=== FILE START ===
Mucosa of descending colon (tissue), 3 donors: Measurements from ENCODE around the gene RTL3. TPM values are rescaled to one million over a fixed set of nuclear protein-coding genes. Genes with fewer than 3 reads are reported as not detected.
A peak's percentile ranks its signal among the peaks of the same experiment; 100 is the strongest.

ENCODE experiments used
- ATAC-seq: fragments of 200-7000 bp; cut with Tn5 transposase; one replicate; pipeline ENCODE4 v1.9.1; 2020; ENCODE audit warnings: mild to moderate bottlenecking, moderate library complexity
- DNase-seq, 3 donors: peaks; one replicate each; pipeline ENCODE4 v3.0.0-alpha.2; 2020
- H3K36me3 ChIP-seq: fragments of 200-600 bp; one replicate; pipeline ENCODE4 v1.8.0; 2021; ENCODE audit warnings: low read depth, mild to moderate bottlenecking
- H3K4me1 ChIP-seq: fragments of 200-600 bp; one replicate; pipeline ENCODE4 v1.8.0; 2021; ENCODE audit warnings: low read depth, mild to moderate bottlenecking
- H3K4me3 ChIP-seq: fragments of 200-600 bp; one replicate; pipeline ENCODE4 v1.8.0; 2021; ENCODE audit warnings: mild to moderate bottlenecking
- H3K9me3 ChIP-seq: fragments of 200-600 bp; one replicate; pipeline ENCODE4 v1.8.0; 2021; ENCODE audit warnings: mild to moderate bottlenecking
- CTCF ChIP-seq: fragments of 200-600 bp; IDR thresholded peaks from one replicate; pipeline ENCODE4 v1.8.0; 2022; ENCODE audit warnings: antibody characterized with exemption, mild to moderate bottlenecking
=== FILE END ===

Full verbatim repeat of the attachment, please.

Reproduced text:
Mucosa of descending colon (tissue), 3 donors: Measurements from ENCODE around the gene RTL3. TPM values are rescaled to one million over a fixed set of nuclear protein-coding genes. Genes with fewer than 3 reads are reported as not detected.
A peak's percentile ranks its signal among the peaks of the same experiment; 100 is the strongest.

ENCODE experiments used
- ATAC-seq: fragments of 200-7000 bp; cut with Tn5 transposase; one replicate; pipeline ENCODE4 v1.9.1; 2020; ENCODE audit warnings: mild to moderate bottlenecking, moderate library complexity
- DNase-seq, 3 donors: peaks; one replicate each; pipeline ENCODE4 v3.0.0-alpha.2; 2020
- H3K36me3 ChIP-seq: fragments of 200-600 bp; one replicate; pipeline ENCODE4 v1.8.0; 2021; ENCODE audit warnings: low read depth, mild to moderate bottlenecking
- H3K4me1 ChIP-seq: fragments of 200-600 bp; one replicate; pipeline ENCODE4 v1.8.0; 2021; ENCODE audit warnings: low read depth, mild to moderate bottlenecking
- H3K4me3 ChIP-seq: fragments of 200-600 bp; one replicate; pipeline ENCODE4 v1.8.0; 2021; ENCODE audit warnings: mild to moderate bottlenecking
- H3K9me3 ChIP-seq: fragments of 200-600 bp; one replicate; pipeline ENCODE4 v1.8.0; 2021; ENCODE audit warnings: mild to moderate bottlenecking
- CTCF ChIP-seq: fragments of 200-600 bp; IDR thresholded peaks from one replicate; pipeline ENCODE4 v1.8.0; 2022; ENCODE audit warnings: antibody characterized with exemption, mild to moderate bottlenecking